Wednesday, March 30, 2016


In today’s Wall Street Journal:Lawmakers need to act

For Immediate Release: 3.30.16
 Murphy Press 202.225.2301
(Washington DC) – In today’s Wall Street Journal, Dr. E. Fuller Torrey of the Stanley Medical Research Institute presses Congress to stop stalling and take up Congressman Tim Murphy's (R-PA) landmark mental health legislation, the Helping Families in Mental Health Crisis Act (H.R. 2646). Calling it "the only proposal that would be likely to affect the actual treatment" of the severely mentally ill, Dr. Torrey puts forth: “One might think that members of Congress would be interested in passing legislation that could decrease threats to themselves. But that assumes they are thinking logically.”   
A Wake-Up Call for Congress on Mental-Health Reform The incident at the Capitol involving a clearly troubled man is the latest reminder:  
Lawmakers need to act
E. Fuller Torrey
March 29, 2016
Another shooting at the U.S. Capitol. This time, in an incident on Monday, 66-year-old Larry Dawson, a Tennessee man known to U.S. Capitol Police for his erratic behavior, was shot and wounded by a police officer when he pulled out what sources later said was a pistol-like pellet gun.
What is going on? One possible answer was offered earlier this month by 30-year-old Kyle Odom, who was arrested March 8 after throwing a letter to President Obama over the White House fence. The letter warned the president that there are at least 50 members of Congress, both Republicans and Democrats, who are Martians. Then, in a 21-page manifesto released to the media, Mr. Odom provided the names of these congressional Martians and described how they live “deep underground here and inside the moon.” Law-enforcement officials say that two days before the White House incident, Mr. Odom shot and critically wounded an Idaho minister, believing that the clergyman also was a Martian.
Kyle Odom had not always believed in extraterrestrials. He served four years as a decorated Marine, graduated from the University of Idaho with honors, and was accepted into a prestigious Ph.D. program in genetics. Then he developed delusions and auditory hallucinations, classic symptoms of schizophrenia. Like many with this disease, though, he apparently has had no awareness of his own illness.
Mr. Odom joins a long line of individuals with untreated mental illness who have come to the attention of Congress. In 1998 Russell Weston, with untreated schizophrenia, shot his way into the Capitol building, killing two guards before finally being stopped as he entered the office of then-House Majority Whip Tom DeLay. In response, Congress vowed to do something about untreated mental illness but did nothing.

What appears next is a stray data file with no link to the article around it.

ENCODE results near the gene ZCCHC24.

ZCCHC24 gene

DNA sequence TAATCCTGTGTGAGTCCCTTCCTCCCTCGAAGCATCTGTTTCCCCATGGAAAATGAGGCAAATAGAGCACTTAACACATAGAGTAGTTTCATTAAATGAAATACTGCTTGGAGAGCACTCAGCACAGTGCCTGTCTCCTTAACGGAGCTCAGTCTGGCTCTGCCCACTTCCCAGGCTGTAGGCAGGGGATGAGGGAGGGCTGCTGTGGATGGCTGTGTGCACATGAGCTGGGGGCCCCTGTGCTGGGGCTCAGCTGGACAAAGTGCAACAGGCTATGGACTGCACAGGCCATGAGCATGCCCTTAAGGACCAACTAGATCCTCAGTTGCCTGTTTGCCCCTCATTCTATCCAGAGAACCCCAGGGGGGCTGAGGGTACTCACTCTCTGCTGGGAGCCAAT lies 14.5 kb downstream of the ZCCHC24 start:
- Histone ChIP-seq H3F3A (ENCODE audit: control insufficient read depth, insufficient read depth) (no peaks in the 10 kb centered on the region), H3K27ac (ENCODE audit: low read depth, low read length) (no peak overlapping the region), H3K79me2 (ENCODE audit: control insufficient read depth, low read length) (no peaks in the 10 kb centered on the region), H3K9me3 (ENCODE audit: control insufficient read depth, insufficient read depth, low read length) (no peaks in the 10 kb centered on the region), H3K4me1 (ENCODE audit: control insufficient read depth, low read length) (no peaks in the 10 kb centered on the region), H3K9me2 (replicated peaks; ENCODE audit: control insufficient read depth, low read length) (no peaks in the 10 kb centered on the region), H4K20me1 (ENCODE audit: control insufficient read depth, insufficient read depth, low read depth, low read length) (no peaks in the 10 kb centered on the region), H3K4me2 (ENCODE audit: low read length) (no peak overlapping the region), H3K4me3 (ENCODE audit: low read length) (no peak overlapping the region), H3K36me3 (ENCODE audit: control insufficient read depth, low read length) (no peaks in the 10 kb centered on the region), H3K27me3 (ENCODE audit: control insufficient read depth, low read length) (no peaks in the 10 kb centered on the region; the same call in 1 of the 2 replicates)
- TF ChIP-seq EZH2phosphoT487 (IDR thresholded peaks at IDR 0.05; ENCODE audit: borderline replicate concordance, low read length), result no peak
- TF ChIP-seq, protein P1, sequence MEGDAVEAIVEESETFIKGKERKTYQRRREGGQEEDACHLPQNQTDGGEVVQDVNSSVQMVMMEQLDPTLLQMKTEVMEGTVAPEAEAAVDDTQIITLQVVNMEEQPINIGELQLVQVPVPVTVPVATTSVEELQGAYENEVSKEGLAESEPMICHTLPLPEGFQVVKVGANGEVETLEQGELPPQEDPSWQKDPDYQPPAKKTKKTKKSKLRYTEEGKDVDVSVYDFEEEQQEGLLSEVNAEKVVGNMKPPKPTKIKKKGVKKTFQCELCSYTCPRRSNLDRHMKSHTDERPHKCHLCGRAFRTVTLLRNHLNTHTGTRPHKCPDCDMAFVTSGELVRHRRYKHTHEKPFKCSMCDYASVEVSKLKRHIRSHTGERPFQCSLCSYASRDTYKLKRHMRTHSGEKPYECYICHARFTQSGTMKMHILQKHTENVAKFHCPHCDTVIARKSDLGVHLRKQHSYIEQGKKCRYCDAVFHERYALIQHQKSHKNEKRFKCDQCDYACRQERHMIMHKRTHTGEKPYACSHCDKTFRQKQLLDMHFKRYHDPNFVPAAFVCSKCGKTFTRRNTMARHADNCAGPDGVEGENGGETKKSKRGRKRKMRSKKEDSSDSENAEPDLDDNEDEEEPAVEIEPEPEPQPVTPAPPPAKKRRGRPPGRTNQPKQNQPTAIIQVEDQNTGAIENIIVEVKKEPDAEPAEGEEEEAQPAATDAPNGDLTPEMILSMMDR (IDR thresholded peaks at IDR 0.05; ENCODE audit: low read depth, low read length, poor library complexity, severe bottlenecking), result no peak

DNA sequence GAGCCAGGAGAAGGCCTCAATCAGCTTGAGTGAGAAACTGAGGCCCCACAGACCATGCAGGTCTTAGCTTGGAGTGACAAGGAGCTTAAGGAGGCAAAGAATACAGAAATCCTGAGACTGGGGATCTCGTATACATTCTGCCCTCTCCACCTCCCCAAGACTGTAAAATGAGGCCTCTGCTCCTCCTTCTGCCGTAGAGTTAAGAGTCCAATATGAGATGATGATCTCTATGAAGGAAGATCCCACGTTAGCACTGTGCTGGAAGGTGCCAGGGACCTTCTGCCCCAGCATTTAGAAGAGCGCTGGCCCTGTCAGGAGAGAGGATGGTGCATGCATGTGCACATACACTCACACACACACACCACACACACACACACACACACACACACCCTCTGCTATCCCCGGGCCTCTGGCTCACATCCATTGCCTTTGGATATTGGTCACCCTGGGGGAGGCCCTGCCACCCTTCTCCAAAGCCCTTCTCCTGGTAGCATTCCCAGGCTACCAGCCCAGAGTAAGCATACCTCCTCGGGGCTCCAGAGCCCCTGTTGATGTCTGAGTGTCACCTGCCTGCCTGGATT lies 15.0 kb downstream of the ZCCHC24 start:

In 2011 Jared Loughnerwith untreated schizophrenia, severely wounded then-Rep. Gabrielle Giffords in Tucson, Ariz., and killed six others. In response, Congress vowed to do something but did nothing. Then in 2013 Miriam Carey, seriously mentally ill, was killed by U.S. Capitol Police on the Capitol grounds, causing a lockdown of the building. During these same years there have been at least 20 widely publicized mass shootings by individuals with serious mental illness that was not being treated.
Mr. Odom’s arrival in Washington with his list of Martian members of Congress has come at a time when there are multiple legislative proposals, in both the House and Senate, to improve the nation’s broken mental-illness treatment system. The strongest bill is from Rep. Tim Murphy (R., Pa.), the Helping Families in Mental Health Crisis Act (H.R. 2646), which has 135 Republican and 51 Democratic co-sponsors. It is the only proposal that would be likely to affect the actual treatment of Kyle Odom, Miriam Carey, Jared Loughner, Russell Weston and other individuals with untreated serious mental illness who, because of the effect of the disease on their brain, are unaware of their own illness and need for treatment.
Kyle Odom said it best at the beginning of his manifesto: “As you can see, I’m pretty smart. I’m also 100 percent sane, 0 percent crazy.” The provision in Rep. Murphy’s bill, which would make treatment possible, is called assisted outpatient treatment (AOT) and requires the individual to follow a court-ordered treatment plan. In study after study, AOT has been shown to significantly reduce hospitalization, incarcerations and violent acts among individuals with serious mental illness. 
A study by New York state found that, after the first six months of court-ordered treatment, “individuals in AOT showed a significant decline [44%] in the incidence of harmful behaviors,” such as threatening suicide or violence to others.
One might think that members of Congress would be interested in passing legislation that could decrease threats to themselves. But that assumes they are thinking logically. As columnist Kimberley Strassel has reported for this newspaper, House Minority Leader Nancy Pelosi (D., Calif.) and her cohorts have been holding up Rep. Murphy’s proposed legislation, preferring a victory against gun lobbyists over helping those with severe mental illnesses. Other impediments have been thrown up by Reps. Fred Upton (R., Mich.) and Frank Pallone (D., N.J.), the chairman and ranking member of the Energy and Commerce Committee. 
There may not be any Martians in Congress, despite Kyle Odom’s claims, but if lawmakers continue to thwart this common-sense reform of mental-health policy, voters could begin to suspect that Mrs. Pelosi and her colleagues live on another planet.

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